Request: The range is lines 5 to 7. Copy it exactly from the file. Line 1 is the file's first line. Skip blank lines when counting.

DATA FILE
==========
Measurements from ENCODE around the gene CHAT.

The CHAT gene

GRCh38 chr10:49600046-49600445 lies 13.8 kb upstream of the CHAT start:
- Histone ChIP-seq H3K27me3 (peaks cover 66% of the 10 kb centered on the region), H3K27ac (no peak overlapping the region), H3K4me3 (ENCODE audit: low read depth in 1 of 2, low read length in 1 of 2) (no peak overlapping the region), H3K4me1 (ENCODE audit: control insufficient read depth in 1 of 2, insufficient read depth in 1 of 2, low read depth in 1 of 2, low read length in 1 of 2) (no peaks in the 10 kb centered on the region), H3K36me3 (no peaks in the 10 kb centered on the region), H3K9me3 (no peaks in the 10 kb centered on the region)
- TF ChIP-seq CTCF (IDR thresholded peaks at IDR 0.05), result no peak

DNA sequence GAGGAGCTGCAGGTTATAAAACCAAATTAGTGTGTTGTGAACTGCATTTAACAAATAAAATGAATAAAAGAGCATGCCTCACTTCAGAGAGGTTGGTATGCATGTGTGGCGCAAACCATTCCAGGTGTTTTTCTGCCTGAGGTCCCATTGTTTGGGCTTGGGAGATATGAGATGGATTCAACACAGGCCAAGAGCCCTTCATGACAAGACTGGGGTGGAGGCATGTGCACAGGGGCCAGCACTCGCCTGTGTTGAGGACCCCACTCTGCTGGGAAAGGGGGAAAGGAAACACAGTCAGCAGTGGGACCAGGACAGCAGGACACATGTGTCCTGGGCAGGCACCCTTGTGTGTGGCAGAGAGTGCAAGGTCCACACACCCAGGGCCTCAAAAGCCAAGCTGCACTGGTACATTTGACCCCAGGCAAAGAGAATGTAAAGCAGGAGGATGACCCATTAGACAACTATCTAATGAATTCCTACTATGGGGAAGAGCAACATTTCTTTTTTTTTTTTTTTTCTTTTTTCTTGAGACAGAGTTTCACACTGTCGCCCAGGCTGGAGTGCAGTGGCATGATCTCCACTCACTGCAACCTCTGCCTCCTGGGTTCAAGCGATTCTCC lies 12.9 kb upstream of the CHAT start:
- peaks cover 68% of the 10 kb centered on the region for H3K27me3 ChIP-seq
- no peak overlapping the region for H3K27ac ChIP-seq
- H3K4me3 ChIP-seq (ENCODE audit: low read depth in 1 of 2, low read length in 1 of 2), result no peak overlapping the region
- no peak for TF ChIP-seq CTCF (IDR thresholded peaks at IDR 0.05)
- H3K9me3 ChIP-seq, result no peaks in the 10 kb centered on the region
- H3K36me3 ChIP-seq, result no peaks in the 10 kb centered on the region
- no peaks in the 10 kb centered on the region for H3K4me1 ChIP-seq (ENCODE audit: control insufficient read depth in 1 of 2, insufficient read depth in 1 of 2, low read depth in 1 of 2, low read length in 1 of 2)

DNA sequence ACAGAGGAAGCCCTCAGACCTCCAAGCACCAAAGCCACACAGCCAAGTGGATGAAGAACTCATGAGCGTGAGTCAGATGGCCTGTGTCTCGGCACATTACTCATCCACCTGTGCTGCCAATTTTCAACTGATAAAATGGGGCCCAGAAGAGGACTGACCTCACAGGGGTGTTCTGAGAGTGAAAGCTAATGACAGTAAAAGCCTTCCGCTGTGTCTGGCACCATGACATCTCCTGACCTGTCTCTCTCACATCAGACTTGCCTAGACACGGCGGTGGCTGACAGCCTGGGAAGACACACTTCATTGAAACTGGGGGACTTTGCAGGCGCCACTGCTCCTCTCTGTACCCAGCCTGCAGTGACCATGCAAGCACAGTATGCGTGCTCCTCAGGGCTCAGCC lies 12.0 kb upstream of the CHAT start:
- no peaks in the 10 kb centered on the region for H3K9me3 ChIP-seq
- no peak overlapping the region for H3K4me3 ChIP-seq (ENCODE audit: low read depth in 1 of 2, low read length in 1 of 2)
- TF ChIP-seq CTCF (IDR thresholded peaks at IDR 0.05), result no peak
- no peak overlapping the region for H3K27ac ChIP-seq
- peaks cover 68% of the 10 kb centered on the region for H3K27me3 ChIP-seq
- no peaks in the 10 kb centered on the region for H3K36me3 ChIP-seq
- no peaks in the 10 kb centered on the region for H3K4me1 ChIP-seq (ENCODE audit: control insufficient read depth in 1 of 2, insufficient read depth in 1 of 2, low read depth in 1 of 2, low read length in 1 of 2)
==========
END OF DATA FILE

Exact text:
- TF ChIP-seq CTCF (IDR thresholded peaks at IDR 0.05), result no peak

DNA sequence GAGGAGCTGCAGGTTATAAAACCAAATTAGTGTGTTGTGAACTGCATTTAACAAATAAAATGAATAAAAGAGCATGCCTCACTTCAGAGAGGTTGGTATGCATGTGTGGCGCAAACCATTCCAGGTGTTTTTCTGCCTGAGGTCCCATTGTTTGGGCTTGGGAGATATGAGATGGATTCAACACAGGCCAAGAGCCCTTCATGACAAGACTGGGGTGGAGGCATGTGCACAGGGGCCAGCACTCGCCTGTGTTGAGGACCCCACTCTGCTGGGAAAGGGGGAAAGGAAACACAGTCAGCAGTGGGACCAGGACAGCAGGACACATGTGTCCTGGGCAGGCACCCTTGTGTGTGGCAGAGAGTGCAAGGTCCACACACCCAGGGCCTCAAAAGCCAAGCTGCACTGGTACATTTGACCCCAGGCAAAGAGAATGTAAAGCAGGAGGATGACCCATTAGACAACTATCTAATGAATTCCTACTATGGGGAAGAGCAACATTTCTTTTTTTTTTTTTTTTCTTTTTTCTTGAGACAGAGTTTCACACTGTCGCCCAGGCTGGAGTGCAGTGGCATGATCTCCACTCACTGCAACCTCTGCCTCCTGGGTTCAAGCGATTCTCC lies 12.9 kb upstream of the CHAT start:
- peaks cover 68% of the 10 kb centered on the region for H3K27me3 ChIP-seq